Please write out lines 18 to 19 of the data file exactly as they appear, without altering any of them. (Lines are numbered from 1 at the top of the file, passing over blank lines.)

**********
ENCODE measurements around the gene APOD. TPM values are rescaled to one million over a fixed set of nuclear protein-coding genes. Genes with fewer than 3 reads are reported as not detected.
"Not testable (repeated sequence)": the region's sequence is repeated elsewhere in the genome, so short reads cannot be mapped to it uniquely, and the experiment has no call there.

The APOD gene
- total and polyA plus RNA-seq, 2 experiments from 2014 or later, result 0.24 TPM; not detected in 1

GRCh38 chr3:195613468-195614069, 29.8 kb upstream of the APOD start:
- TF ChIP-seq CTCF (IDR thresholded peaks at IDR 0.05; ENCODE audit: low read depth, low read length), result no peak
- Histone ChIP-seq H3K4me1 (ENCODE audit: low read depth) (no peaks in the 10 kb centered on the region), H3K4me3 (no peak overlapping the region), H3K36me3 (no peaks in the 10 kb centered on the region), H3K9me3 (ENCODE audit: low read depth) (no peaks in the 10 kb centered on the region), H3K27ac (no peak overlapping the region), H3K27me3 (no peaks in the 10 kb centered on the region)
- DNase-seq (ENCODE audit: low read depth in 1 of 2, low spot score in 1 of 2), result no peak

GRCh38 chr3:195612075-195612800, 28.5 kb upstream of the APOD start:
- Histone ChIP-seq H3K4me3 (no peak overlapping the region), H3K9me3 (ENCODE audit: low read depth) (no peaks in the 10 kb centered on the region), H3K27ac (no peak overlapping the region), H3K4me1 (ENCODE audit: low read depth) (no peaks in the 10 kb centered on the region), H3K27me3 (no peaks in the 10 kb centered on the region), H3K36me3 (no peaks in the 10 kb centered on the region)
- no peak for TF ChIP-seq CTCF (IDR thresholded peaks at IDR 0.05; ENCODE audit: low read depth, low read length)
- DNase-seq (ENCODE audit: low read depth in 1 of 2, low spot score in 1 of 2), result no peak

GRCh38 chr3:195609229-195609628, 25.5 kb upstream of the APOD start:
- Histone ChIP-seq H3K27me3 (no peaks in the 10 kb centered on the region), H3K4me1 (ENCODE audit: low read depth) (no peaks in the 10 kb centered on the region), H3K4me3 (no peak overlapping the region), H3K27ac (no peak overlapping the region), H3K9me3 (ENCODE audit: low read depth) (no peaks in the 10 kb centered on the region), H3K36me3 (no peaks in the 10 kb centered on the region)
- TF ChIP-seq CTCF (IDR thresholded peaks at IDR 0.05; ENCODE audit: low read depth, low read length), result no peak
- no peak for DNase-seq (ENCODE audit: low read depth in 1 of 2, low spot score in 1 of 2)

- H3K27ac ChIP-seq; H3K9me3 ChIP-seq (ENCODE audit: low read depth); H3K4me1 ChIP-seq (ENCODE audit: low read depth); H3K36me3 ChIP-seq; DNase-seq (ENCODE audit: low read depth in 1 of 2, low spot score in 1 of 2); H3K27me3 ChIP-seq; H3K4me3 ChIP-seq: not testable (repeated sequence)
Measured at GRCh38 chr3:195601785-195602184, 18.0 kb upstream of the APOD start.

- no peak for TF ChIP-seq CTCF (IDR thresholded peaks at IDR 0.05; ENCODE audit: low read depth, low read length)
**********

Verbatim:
Measured at GRCh38 chr3:195601785-195602184, 18.0 kb upstream of the APOD start.

- no peak for TF ChIP-seq CTCF (IDR thresholded peaks at IDR 0.05; ENCODE audit: low read depth, low read length)